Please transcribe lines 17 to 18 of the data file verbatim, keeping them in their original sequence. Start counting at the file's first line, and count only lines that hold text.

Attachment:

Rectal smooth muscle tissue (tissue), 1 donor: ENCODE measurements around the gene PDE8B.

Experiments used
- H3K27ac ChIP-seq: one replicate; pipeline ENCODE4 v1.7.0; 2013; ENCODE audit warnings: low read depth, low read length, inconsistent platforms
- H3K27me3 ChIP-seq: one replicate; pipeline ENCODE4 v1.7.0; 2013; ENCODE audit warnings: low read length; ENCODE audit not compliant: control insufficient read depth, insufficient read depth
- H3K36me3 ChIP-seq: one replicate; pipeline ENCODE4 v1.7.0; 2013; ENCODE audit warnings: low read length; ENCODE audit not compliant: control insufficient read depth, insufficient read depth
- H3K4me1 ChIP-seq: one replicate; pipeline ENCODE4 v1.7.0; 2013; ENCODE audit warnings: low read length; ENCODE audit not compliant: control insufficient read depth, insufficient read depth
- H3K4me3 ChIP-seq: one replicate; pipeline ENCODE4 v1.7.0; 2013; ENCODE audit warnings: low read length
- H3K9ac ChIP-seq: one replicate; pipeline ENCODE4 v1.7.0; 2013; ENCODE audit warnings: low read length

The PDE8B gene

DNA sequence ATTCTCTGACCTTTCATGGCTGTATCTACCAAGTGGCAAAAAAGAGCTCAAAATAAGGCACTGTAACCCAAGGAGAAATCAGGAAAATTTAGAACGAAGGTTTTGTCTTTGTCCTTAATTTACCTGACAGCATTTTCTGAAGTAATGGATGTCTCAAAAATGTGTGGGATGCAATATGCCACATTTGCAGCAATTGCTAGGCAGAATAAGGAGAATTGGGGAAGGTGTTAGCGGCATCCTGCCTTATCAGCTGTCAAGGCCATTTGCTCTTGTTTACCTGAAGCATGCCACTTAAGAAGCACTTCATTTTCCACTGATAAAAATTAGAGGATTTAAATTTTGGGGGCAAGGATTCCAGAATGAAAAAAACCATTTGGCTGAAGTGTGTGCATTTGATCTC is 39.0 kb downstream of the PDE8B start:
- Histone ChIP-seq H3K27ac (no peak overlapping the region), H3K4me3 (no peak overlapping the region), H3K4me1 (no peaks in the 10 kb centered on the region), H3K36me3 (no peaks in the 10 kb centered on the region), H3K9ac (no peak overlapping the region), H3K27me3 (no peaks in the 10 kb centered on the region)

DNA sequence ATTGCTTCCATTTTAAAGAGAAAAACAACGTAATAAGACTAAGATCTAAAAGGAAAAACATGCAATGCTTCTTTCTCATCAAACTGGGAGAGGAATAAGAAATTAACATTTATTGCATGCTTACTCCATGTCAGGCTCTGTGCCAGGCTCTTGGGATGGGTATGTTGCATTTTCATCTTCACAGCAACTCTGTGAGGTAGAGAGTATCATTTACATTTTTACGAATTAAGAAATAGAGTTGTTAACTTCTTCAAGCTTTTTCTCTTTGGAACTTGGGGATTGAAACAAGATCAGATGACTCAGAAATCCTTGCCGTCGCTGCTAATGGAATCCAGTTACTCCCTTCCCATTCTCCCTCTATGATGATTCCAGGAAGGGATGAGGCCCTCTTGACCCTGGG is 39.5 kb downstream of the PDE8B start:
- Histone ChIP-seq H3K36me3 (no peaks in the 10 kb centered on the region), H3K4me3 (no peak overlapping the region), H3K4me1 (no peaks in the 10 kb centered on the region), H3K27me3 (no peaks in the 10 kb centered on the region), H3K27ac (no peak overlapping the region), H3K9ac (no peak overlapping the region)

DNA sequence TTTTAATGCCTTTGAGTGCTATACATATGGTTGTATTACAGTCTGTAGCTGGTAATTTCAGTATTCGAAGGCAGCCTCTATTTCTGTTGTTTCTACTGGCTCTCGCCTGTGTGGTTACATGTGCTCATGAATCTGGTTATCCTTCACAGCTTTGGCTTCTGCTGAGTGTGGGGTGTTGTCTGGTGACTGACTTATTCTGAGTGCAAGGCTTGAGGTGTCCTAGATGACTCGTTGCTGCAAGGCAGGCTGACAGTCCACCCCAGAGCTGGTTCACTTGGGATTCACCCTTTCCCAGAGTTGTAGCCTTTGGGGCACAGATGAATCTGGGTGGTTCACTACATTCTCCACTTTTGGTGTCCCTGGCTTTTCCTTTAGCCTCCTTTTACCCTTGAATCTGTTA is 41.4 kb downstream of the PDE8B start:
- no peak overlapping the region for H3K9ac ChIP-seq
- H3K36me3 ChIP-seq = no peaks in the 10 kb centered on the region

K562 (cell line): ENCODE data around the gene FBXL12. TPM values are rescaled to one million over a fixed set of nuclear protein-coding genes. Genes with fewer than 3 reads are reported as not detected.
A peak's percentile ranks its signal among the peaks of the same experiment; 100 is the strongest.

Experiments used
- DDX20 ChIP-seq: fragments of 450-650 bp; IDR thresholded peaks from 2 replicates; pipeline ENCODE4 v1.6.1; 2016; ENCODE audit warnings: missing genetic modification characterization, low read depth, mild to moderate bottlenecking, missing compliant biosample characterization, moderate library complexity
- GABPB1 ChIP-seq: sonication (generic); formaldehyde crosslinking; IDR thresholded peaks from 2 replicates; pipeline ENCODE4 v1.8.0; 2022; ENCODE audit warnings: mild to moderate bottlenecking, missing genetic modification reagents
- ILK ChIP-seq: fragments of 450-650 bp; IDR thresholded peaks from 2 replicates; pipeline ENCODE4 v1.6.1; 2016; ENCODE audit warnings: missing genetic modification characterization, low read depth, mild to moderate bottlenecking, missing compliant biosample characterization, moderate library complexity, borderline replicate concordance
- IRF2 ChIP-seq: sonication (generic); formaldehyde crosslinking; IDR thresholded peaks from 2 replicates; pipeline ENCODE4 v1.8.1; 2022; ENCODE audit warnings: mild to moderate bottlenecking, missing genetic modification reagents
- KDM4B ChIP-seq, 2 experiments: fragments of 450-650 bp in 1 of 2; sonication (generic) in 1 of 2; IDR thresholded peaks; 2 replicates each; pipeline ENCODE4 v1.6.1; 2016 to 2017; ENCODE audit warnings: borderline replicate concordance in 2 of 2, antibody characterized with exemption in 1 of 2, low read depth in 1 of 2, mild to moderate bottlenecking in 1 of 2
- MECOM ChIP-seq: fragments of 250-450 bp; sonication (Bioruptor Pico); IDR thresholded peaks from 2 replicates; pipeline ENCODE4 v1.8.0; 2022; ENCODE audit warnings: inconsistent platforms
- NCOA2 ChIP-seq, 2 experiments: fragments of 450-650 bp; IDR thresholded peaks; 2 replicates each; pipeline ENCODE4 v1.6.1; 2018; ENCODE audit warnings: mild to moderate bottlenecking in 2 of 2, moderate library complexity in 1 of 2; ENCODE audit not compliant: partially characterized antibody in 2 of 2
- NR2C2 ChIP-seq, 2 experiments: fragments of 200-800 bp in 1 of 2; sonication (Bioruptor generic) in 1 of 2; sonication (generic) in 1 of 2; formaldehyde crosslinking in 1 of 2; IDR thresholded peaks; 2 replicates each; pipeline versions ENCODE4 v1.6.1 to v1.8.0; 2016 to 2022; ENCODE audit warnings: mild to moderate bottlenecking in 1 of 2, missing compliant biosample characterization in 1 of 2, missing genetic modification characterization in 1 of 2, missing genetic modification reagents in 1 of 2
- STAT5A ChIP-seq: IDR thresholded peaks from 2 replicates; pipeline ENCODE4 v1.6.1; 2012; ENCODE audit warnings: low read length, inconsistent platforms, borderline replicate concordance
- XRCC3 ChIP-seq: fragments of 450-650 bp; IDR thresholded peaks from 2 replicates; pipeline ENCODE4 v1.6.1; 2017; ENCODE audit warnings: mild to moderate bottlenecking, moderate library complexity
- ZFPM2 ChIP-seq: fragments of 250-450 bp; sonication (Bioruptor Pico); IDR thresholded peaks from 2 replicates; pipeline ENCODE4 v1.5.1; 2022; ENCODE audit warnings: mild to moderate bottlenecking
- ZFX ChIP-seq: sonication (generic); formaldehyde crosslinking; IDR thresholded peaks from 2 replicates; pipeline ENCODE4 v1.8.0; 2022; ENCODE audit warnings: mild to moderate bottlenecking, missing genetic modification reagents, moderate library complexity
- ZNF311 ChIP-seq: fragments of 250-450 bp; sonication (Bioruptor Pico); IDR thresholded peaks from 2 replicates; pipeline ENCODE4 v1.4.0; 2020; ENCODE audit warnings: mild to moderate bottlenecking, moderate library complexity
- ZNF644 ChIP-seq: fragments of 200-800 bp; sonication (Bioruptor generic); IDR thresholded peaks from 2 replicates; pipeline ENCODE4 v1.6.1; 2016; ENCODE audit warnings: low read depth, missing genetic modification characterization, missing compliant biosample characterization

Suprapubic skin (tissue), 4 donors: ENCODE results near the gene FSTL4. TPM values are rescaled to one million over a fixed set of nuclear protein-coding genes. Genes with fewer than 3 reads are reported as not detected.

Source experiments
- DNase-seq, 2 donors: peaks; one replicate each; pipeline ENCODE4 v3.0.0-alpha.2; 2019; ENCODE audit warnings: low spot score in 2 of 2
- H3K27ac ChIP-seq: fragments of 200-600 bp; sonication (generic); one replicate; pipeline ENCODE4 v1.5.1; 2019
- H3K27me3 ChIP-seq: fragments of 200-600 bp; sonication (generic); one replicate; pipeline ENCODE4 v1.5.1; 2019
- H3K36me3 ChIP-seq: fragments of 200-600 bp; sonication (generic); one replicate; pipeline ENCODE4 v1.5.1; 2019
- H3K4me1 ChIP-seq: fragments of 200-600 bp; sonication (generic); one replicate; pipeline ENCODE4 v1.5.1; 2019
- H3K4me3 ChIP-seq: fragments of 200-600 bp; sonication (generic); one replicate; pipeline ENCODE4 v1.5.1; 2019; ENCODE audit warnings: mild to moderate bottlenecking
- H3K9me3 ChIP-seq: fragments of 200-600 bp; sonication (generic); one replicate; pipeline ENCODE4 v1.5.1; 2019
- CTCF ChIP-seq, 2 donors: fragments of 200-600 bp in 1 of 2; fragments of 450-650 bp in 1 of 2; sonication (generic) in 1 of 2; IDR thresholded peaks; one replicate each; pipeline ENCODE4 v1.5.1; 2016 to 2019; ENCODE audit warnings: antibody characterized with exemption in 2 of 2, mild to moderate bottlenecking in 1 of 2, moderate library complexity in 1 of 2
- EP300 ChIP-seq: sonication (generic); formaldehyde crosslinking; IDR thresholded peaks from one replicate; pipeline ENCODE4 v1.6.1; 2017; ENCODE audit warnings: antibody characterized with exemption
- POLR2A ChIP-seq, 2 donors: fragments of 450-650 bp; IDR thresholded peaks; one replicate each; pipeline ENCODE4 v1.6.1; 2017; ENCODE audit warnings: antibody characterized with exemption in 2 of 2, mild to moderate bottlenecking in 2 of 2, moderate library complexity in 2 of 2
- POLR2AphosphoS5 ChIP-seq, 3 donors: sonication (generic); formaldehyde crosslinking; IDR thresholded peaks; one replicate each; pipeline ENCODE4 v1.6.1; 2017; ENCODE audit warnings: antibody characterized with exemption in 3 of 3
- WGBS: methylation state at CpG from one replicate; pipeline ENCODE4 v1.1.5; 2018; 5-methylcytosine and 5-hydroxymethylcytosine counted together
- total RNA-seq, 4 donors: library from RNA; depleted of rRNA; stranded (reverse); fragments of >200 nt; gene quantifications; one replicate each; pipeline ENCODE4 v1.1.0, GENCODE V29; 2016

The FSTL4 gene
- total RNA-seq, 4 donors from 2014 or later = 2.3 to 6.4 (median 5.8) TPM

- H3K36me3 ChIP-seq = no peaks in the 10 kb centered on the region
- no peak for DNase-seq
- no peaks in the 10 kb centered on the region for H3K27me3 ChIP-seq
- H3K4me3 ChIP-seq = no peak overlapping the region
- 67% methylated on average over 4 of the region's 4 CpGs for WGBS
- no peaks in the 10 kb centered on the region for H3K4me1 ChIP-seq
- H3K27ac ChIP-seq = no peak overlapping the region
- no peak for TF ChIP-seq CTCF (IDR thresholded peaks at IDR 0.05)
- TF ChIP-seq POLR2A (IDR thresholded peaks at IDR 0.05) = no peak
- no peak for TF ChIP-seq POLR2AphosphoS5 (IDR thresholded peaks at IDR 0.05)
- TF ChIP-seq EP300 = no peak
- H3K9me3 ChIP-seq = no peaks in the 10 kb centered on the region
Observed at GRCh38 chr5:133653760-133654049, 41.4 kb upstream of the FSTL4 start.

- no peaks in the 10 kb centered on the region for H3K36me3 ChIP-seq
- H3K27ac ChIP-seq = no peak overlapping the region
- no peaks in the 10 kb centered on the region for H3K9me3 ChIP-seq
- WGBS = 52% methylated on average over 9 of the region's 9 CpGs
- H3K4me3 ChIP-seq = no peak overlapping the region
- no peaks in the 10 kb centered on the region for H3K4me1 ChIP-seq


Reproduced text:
K562 (cell line): ENCODE data around the gene FBXL12. TPM values are rescaled to one million over a fixed set of nuclear protein-coding genes. Genes with fewer than 3 reads are reported as not detected.
A peak's percentile ranks its signal among the peaks of the same experiment; 100 is the strongest.